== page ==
We spend good money on buying fresh produce, so why not use food scraps more economically?
Food scraps are money. Yes, you heard that right. Here are some ways you can save a buck and prevent those pesky (yet useful) scraps from ending up in landfill, where they are no good to anyone!
1. Begin composting
Did you know you can make money from your food scraps? How, you ask? Through composting! Mature compost is gold in the garden, and a valuable resource for the earth. There are many ways to compost including backyard compost bins, worm farms, and indoor or balcony systems.
For ease, here are the basics to backyard composting.
Begin by buying a compost bin (there are always some going second hand). Place your bin in a convenient location in the backyard and then bury it at least 15cm into the ground. Place some sticks down the bottom of the bin, for oxygen flow. Then, add a layer of ‘brown material’ (leaves, mulch, or even shredded paper, newspaper and cardboard). Now you can collect your food scraps (‘green material’) over a span of a week, in an air-tight container (which can be left under the kitchen sink). After this, take the food scraps out to the compost bin, tip them in, and layer another layer of brown material. The golden rule is for every lot of green material, add a double amount of brown material. Every week give the bin a stir, to allow the oxygen in to help the matter break down. Once the bin is full, it will take between three to six months to be fully broken down and ready to use in the garden.
2. Grow some vegetables (in your kitchen)
Did you know that there are plenty of vegetable end-scraps that re-grow if you place them in a glass water? Some of these include the ends of celery, spring onions, lettuce, bok or pak choy. You can also grow the tops of carrot and beetroots if you place these in saucer of water. How’s that?! A mini grocery store on your kitchen bench!
Some creative ways to give your food scraps a second life:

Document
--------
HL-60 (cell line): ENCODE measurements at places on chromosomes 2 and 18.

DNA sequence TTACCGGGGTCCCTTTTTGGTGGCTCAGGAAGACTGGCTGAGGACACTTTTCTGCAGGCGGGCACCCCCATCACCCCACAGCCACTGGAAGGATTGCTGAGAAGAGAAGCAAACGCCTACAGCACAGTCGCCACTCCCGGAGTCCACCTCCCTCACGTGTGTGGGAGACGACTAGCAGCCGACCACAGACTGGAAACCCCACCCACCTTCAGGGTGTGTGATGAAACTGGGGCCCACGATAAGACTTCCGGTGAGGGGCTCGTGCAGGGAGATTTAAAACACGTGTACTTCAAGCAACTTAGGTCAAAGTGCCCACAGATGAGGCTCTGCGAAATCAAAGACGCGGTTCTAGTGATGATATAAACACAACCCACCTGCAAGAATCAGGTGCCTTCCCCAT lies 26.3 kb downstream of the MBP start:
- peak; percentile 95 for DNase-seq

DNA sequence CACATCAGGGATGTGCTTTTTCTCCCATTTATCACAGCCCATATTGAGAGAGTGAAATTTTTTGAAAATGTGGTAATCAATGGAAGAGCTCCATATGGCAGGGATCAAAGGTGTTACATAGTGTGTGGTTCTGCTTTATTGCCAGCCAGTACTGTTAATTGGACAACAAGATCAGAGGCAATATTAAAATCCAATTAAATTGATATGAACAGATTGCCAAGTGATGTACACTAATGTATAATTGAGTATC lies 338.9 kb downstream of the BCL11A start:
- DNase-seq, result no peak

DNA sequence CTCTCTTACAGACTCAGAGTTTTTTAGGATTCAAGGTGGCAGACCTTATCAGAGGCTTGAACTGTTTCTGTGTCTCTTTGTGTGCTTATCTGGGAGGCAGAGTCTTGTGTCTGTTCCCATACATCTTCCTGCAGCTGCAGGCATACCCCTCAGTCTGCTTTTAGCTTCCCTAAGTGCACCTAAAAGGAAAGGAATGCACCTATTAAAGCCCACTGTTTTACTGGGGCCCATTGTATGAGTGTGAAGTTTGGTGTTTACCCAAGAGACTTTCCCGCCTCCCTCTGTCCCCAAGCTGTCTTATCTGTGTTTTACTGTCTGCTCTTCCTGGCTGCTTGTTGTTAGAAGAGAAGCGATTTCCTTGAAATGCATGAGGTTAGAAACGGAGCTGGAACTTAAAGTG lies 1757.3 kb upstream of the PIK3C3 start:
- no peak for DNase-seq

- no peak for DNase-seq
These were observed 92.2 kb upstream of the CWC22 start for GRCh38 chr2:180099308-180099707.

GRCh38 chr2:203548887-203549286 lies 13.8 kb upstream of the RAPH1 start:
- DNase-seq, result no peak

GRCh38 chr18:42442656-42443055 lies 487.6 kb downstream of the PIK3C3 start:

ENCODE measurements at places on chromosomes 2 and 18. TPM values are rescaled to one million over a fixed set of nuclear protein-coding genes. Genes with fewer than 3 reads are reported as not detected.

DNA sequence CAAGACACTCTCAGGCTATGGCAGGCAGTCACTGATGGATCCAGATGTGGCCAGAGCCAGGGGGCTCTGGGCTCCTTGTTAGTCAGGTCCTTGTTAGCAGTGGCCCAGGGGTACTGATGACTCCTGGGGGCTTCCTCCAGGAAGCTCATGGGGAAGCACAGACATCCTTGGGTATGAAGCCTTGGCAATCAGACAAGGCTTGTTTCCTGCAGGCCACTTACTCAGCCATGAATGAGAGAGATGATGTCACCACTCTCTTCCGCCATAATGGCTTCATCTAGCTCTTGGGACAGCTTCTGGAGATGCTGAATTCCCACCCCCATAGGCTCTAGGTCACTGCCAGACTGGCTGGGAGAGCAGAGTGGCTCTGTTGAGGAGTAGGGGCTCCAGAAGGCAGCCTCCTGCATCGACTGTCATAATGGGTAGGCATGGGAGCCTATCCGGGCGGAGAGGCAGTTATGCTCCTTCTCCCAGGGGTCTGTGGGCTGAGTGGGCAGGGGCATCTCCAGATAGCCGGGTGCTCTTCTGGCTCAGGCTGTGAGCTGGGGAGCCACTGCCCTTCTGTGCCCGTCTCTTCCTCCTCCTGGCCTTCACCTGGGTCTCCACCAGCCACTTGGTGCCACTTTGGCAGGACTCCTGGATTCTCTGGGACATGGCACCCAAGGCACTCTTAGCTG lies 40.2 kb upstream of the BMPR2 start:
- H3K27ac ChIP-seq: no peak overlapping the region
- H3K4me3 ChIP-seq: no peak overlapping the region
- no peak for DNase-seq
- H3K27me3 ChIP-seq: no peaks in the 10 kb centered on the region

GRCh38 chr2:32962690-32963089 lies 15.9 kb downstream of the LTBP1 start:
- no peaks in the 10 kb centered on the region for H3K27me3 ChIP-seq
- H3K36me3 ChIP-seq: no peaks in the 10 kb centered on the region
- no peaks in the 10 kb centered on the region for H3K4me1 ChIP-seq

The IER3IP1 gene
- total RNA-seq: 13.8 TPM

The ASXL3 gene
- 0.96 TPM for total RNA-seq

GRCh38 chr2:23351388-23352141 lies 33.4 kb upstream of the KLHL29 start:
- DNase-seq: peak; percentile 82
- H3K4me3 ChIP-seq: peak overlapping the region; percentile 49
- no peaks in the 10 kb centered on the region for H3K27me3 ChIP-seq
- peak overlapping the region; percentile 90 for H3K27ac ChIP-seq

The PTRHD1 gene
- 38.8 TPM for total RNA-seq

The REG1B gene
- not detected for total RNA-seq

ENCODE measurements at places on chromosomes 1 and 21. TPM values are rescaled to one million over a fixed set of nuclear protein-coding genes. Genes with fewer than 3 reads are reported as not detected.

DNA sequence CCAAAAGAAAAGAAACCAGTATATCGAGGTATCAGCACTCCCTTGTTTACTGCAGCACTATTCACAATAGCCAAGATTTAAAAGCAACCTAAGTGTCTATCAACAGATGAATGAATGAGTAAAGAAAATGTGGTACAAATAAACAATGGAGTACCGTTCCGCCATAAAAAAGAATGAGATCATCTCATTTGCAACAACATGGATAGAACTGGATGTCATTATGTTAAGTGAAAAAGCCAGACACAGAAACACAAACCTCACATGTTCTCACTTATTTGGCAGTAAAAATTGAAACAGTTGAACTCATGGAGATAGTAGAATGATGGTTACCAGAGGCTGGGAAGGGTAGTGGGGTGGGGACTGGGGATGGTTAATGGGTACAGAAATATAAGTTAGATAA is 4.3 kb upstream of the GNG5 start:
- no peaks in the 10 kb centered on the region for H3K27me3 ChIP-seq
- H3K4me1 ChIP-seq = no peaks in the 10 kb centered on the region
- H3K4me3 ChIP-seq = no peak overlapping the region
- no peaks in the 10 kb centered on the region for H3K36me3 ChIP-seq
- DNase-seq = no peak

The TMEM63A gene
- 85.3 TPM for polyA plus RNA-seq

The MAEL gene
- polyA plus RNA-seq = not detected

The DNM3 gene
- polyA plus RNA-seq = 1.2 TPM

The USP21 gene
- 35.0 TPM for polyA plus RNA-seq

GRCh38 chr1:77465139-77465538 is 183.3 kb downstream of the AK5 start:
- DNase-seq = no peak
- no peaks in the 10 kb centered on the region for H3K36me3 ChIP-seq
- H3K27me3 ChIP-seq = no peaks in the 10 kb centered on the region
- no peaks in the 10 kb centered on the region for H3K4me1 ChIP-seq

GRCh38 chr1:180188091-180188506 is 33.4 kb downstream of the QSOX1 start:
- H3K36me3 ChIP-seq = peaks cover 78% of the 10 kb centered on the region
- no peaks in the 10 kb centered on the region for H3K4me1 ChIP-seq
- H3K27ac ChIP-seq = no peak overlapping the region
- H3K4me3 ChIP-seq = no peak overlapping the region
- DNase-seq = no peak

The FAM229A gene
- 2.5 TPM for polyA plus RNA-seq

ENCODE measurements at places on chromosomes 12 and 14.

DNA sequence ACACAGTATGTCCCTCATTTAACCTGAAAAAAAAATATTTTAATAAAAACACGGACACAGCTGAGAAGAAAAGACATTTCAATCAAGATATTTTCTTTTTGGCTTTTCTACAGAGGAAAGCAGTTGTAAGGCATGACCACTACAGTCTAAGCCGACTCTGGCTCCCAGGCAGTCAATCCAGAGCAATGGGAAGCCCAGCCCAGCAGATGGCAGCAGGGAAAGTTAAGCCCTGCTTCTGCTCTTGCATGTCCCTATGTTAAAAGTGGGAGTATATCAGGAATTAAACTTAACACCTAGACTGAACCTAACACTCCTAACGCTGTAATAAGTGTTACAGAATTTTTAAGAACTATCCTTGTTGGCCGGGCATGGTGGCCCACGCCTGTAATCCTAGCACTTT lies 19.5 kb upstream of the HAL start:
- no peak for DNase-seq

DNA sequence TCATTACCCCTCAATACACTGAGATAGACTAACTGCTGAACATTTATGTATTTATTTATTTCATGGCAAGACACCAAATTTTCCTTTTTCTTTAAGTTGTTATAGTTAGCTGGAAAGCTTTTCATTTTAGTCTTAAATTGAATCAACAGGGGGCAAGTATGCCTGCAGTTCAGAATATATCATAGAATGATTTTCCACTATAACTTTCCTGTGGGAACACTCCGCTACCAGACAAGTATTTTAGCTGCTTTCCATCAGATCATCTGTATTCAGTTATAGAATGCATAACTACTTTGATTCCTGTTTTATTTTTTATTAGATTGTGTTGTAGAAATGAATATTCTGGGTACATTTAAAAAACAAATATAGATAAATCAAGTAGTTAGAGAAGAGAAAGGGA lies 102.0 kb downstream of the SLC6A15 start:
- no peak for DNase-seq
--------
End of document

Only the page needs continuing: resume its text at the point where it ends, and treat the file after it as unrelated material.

1. Slow-cooked vegetable broth
Gather your food scraps peelings (for example: the ends of zucchini, broccoli, celery, carrot, sweet potato, etc.) and place into a slow cooker. Fill with water until about an inch below the lid. Leave on low heat for eight hours, or on high heat for five hours. Strain the broth and compost the remaining scraps.
For some extra taste, you can add some bay leaves or herbs, and a teaspoon or two of salt. An approximate estimate for measurements would be for every 500g of scraps, there will be around four cups of broth.
Storing the broth is easy: allow it to cool, and then find some clean jars. Now all you need to do is strain the liquid and pour it in the jars! If you have enough it can be frozen for later use, but make sure you leave about half an inch below the top so that the glass doesn’t crack. That has to be the cheapest and easiest gut-healing broth you’ll ever make!
2. Citrus peel cleaning spray
Collect your citrus rinds (from lemons and oranges, for example) and store in a glass container until full. If the jar takes longer than a day to fill, place in the fridge. Or, if it takes longer than five days to fill, store in the freezer. Once the jar is filled, pour white vinegar over the rinds until they are completely submerged. You can also add any fresh herbs for an aromatic touch, such as rosemary, thyme or mint. Allow the mixture to soak for at least one week, and no longer than three weeks. Pro-tip: shaking the jar every few days assists the infusion process.
Once it has finished infusing, strain the rinds from the liquid into a spray bottle. Try to avoid any chucks or particles from being poured into the spray bottle, as it will get clogged!
Another option is to add a few drops of your favourite cleaning essential oil, if you didn’t use fresh herbs during the infusion process. Now you have a non-toxic and beautiful smelling cleaning spray for your home!
3. Liquid fertiliser for your garden
Use banana peels! Bananas are high in potassium, which is an essential nutrient for plants (of course, some need it more than others so check your plant requirements first). Then, soak your banana peels in a full bucket of water (rainwater is best) for around 48 hours. After this infusion time, pour the liquid into a watering can and water your plants. Ta-da!
I hope these ideas were inspiring for you and your food scraps! The only limit to using food scraps is your creativity…so give these a go, have some fun, and save a few bucks along the way.